This is a three-part series, that will discuss the engineering process behind the project I wrote about previously. It goes into developing design constraints, component selection, empirical testing, hardware design and assembly, embedded software design, messaging architecture, and cloud data services. Lots of stuff for tasty coffee, but more hardware-focused detail than the previous writeup at wot.io. I hope you enjoy!
Winter is coming, and the Northeastern United States where I live can get cold! And the houses are often old and drafty. So I built a wireless sensor system tied to a Nest thermostat to keep me cozy, wherever I am in the house, instead of keeping my thermostat cozy, bolted to its wall.
Yeah, they call it Bluetooth Smart now, but I don’t like that name! LE for me. 😉
DeviceHive managed the device registration for Sensortags, to make it easy to add new tags and wrangle them, and the wot.io data service exchange piped the messaging to scriptr for some transform logic in a convenient cloud service. bip.io did visualization and Nest control, and Circonus handled data logging and analytics.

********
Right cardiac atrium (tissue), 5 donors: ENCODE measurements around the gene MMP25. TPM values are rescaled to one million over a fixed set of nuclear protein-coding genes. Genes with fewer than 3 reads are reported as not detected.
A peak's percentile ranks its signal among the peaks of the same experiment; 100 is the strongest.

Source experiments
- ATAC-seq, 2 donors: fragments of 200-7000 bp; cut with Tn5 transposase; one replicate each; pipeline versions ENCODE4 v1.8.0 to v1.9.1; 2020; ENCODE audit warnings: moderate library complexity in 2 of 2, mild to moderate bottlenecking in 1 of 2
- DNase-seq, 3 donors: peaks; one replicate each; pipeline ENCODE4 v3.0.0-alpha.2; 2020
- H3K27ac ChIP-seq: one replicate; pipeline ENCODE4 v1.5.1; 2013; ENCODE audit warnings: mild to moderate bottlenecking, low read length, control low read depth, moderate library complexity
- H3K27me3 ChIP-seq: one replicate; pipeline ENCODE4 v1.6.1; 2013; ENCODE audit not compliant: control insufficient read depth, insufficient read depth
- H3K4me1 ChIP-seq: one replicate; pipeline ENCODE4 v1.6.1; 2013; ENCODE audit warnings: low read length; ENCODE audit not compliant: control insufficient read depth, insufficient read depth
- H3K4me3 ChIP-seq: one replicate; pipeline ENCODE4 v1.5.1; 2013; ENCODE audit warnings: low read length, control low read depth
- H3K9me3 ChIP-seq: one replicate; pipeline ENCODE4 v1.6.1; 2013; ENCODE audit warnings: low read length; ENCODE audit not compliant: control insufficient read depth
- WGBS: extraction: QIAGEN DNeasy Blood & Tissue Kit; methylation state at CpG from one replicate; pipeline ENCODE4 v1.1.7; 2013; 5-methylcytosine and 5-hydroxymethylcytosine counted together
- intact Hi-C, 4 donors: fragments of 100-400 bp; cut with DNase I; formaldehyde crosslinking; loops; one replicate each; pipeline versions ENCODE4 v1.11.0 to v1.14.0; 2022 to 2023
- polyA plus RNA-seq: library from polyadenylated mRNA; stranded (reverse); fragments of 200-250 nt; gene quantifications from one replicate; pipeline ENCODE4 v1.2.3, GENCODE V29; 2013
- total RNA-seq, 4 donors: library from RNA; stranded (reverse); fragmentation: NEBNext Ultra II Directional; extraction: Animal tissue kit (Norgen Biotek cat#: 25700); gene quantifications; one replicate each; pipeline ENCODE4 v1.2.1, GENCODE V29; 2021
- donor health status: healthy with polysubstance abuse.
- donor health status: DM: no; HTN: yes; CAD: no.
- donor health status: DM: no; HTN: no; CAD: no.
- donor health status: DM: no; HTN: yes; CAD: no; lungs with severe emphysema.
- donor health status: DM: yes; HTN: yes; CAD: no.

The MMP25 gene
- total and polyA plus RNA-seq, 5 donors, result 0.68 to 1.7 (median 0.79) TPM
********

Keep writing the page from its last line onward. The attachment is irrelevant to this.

Update: I have a forthcoming three-part series of articles on Texas Instruments’ e2e blog that dives into some of the hardware engineering behind this, too. I’ll link them here when it’s finally published!
I’m a coffee snob. I admit it. I’m proud of it. Although, upon reflection I really think it boils down to appreciating deliciousness. And who wouldn’t?
I discovered my drip coffee maker sucks at temperature regulation, and my pourover and French press technique has improved quite a bit. So has the coffee!